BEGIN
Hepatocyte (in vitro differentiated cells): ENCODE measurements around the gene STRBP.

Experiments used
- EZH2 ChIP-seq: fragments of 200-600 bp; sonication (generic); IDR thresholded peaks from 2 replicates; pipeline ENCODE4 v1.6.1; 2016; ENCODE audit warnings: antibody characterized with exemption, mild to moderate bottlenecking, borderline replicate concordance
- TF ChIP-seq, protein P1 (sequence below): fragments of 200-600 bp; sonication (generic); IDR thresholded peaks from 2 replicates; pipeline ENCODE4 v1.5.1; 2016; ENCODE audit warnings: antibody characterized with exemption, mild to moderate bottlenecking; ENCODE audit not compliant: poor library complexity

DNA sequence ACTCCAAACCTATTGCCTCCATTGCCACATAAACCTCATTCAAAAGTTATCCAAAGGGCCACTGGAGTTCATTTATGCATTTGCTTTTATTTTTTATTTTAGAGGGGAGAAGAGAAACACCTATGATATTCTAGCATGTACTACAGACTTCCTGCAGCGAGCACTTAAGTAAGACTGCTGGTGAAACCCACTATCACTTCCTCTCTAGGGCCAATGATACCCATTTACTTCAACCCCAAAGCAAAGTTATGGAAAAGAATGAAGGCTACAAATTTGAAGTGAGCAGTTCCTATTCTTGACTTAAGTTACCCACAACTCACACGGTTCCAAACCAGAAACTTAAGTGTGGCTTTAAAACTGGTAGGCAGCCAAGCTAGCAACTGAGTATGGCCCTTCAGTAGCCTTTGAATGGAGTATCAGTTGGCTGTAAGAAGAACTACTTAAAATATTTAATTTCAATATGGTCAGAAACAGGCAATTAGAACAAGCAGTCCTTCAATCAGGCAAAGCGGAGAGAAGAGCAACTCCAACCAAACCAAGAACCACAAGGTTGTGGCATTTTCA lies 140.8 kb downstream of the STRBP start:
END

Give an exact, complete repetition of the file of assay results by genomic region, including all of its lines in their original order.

Hepatocyte (in vitro differentiated cells): ENCODE measurements around the gene STRBP.

Experiments used
- EZH2 ChIP-seq: fragments of 200-600 bp; sonication (generic); IDR thresholded peaks from 2 replicates; pipeline ENCODE4 v1.6.1; 2016; ENCODE audit warnings: antibody characterized with exemption, mild to moderate bottlenecking, borderline replicate concordance
- TF ChIP-seq, protein P1 (sequence below): fragments of 200-600 bp; sonication (generic); IDR thresholded peaks from 2 replicates; pipeline ENCODE4 v1.5.1; 2016; ENCODE audit warnings: antibody characterized with exemption, mild to moderate bottlenecking; ENCODE audit not compliant: poor library complexity

DNA sequence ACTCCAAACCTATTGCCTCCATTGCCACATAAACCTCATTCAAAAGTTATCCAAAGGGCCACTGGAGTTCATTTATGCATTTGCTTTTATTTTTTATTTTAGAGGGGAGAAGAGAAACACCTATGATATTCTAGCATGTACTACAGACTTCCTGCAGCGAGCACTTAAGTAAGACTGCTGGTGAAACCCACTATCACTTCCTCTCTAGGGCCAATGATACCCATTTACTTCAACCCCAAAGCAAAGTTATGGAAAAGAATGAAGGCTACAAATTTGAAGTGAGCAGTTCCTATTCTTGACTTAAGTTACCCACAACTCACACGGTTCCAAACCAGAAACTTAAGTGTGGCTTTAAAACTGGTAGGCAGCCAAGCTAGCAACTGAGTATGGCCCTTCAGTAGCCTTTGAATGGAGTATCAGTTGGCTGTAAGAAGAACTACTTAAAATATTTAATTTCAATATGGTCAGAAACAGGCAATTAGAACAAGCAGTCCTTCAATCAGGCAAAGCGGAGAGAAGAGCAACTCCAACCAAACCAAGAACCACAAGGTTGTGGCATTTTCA lies 140.8 kb downstream of the STRBP start: